Cory Taylor1

Cory Taylor died recently after a long fight with cancer. She left behind a remarkable book that was written in the space of a few weeks when her illness became untreatable. ‘Dying: A Memoir’ is a moving account of what dying taught her about life. It made me realise that when I wake up in the morning just dying to write, I am most truly alive.

Margaret Drabble describes Cory’s memoir as ‘a powerful, poignant and lucid last testament…an evocation of the joys, sorrows and precariousness of life.’

I hadn’t heard of Cory Taylor until her memoir was brought to my attention. Now I can’t wait to read her two novels, ‘Me and Mr Booker’ which won the Commonwealth Writer’s Prize in 2012 and ‘My Beautiful Enemy’, shortlisted for the Miles Franklin in 2014.

I’ve been to some wonderful funerals over the years but also to a few where I’ve been saddened and appalled by eulogies that failed to acknowledge the rich and eventful lives of those who had died.

They made me recall being at a dinner party after ‘The Lost Child’ was published and the host saying wistfully. ‘It must be wonderful to write a book. To leave something behind that will live on long after you’ve gone.’

Born to that generation of women raised to reassure men, and remembering that I once heard the writer, Thea Astley, say that her greatest creations were her four children, I suggested there were other ways to leave our mark on the world, and that children and grandchildren and great-grandchildren—the continuation of our line—was a much greater legacy.

Greater? Or equal? Irrelevant really. Cory says family and writing were the two major anchors of her life, and she writes beautifully about both. In separatng out her reflections on writing, I am reminded of a game I used to play with my grandson when he was small.

Who’s your second favourite football team?’ ‘The Swans.’ ‘Me too!’ ‘Who’s your third favourite?’ ‘The Bulldogs.’ ‘Me too!’

Cory says: ‘…I’m never happier than when I’m writing or thinking about writing, or watching the world as a writer…’ Me too!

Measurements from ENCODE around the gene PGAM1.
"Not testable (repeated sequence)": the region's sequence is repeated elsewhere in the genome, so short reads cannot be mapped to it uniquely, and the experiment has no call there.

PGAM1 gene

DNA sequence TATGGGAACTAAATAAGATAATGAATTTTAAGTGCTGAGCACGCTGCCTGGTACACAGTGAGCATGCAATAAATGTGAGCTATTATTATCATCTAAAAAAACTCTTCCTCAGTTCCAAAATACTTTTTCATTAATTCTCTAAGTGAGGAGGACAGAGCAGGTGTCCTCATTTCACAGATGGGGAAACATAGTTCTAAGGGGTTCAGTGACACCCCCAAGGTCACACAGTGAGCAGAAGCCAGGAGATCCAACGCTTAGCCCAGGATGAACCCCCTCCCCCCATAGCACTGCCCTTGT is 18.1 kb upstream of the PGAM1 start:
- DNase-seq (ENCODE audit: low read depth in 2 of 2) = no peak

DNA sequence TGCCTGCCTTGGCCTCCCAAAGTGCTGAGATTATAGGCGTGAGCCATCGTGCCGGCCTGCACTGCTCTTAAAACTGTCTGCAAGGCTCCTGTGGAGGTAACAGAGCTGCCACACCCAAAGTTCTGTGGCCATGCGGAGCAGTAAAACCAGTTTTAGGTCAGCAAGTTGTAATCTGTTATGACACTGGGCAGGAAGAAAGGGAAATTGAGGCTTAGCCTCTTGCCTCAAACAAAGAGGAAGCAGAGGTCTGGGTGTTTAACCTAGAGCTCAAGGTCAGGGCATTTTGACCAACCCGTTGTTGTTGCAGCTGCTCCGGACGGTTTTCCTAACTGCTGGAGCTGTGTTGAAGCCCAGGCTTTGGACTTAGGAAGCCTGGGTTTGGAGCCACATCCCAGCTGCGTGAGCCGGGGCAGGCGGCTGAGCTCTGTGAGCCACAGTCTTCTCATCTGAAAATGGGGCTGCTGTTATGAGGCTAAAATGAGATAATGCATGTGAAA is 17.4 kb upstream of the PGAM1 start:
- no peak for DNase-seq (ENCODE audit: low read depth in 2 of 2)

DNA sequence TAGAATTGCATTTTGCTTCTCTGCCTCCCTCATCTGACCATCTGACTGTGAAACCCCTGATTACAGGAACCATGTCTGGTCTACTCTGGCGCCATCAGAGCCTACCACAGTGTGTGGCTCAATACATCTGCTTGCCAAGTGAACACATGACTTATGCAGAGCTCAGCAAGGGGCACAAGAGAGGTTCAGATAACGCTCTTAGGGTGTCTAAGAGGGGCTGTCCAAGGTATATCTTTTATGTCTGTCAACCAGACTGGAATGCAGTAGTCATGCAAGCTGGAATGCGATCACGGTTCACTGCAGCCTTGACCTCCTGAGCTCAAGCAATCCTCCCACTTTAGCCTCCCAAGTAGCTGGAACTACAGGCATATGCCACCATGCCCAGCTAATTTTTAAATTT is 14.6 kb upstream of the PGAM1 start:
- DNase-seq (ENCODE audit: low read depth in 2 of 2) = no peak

And: ‘Writing, even if most of the time you are only doing it in your head, shapes the world and makes it bearable…’  Yes! For me too!

And this: ‘Emma Thompson once said that writing a screenplay was like trying to organise a mass of stray iron filings. You have to make the magnetic field so strong that it imposes its own order and holds the world of the screenplay in its tight suspenseful grip. In fiction you can sometimes be looser and less tidy but for much of the time you are choosing what to exclude from your fictional world in order to make it hold the line against chaos.’

Yes! Holding the line against chaos! Thank you, Cory Taylor, for finding the words to express exactly what I’ve been struggling to understand myself.

And more: ‘And that is what I’m doing in this my final book: I am making a shape for my death, so that I and others can see it clearly. And I am making dying bearable for myself.’

My host at the dinner party was right. It is wonderful to leave behind a book. Any book. But particularly one that will inform and inspire and enlighten and shape the lives of generations to come. In ‘Dying: A Memoir’, Cory Taylor has done just that.

As I write, it is a beautiful day in Melbourne, Australia, more like the beginnings of spring than the middle of winter. It is a perfect day to celebrate living in all of its randomness and complexity.

It is also a perfect day to celebrate writers. Cory Taylor for her memoir. My husband who has recently finished his own memoir and now has to live with the huge gap left by its completion. Writers everywhere–all of us–who struggle with our writing, and want to give up, and find the courage to keep trying.

Read Corey Taylor. She will inspire you.


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